Despite the encouraging success rates and multiple benefits to be gained, very few men actually pursue fertility preservation when appropriate. Barriers to fertility preservation include lack of interest, cost of freezing and storage, and most strikingly, not being discussed or offered by their provider.[43] A recent study of male cancer patients found that only 29% of patients received fertility counseling and 11% attempted sperm banking.[44] Though cost is not the most significantly cited obstacle for men who decline fertility preservation, the fees are not negligible. The cost of sperm banking varies across the United States, but most commonly includes a $1,000 initial processing cost with yearly storage fees ranging from $300 to $500.[45] These cost estimates do not factor in the fees associated with ART if needing to utilize their cryopreserved sperm. Similar to oocyte cryopreservation, sperm banking is infrequently covered by insurance, regardless of the indication. In a qualitative analysis by Sonnenburg et al, multiple patients noted that if the cost were covered by insurance, that may have changed their decision to bank.[43] Taken together, these findings stress the importance of timely communication between providers and patients regarding health and occupational hazards that may impact their fertility as well as the benefits associated with sperm cryopreservation.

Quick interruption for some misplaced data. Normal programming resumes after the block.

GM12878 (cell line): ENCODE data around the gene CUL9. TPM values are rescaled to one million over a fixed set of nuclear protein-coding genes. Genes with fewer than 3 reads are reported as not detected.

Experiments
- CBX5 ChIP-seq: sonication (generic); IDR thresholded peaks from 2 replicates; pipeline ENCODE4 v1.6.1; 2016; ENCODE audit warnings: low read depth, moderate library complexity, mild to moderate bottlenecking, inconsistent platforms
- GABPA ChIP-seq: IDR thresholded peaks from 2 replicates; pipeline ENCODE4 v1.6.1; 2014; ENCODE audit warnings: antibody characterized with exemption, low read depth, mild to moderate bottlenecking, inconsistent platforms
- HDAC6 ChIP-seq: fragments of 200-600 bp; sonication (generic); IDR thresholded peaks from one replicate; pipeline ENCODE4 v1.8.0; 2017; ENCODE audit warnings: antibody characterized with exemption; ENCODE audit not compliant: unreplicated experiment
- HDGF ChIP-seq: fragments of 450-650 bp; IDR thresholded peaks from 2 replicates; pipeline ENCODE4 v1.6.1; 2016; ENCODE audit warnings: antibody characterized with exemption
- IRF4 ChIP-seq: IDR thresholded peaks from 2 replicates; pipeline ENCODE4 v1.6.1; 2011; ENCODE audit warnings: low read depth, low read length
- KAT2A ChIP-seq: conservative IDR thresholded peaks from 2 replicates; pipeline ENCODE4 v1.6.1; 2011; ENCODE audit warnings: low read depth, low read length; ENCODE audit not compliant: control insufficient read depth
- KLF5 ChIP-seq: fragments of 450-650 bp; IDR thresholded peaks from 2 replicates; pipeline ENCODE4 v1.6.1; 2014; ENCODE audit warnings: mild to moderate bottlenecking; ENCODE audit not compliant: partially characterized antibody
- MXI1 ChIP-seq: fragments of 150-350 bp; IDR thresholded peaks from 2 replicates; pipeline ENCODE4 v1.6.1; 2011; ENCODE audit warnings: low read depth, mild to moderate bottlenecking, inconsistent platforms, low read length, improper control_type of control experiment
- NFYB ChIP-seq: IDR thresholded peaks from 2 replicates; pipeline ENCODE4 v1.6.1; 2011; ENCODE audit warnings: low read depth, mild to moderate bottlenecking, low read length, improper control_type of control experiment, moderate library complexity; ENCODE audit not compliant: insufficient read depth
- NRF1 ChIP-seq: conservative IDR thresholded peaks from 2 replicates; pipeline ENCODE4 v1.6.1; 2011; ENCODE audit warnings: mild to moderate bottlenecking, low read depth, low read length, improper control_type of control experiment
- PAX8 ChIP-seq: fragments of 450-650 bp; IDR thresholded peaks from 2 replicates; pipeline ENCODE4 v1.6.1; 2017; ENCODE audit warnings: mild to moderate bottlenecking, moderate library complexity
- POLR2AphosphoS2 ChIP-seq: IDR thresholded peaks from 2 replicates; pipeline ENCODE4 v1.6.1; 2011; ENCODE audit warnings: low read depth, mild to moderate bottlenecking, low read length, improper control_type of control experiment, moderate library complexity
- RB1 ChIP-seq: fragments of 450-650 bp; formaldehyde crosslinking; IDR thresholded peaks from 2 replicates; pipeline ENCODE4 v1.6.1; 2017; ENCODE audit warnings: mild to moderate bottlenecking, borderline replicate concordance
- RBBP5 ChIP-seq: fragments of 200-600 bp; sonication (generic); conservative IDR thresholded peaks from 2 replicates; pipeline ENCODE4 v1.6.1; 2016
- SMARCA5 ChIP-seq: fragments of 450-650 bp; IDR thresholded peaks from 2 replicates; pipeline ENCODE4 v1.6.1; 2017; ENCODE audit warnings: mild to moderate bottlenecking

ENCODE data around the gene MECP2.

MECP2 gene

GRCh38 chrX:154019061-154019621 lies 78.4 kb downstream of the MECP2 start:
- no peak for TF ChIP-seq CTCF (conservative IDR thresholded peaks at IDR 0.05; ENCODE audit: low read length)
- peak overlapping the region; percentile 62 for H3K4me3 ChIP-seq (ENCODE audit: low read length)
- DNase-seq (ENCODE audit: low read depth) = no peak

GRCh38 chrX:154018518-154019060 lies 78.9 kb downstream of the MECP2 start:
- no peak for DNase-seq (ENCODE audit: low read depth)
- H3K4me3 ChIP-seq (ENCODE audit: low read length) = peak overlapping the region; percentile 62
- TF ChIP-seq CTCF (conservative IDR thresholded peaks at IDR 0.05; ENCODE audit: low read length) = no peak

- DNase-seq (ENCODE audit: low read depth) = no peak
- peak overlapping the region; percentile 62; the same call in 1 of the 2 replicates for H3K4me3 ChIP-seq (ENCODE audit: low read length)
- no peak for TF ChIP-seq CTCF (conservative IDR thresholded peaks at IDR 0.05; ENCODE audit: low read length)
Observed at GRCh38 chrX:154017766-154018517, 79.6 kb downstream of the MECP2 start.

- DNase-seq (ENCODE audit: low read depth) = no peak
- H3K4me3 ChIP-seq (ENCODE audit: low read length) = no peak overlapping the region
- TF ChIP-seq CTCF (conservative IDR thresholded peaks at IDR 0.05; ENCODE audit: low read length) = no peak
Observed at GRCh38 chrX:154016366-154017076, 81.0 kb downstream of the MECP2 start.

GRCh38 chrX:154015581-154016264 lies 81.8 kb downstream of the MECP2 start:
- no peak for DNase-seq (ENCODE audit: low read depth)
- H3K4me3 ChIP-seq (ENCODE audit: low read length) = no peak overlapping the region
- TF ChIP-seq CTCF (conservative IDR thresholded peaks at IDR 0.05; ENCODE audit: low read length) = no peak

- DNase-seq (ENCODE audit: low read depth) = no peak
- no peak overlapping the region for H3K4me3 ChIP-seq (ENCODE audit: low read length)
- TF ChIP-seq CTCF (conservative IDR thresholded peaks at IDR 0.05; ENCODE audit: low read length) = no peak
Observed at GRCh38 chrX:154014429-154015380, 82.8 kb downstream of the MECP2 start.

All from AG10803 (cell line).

Gamete Utilization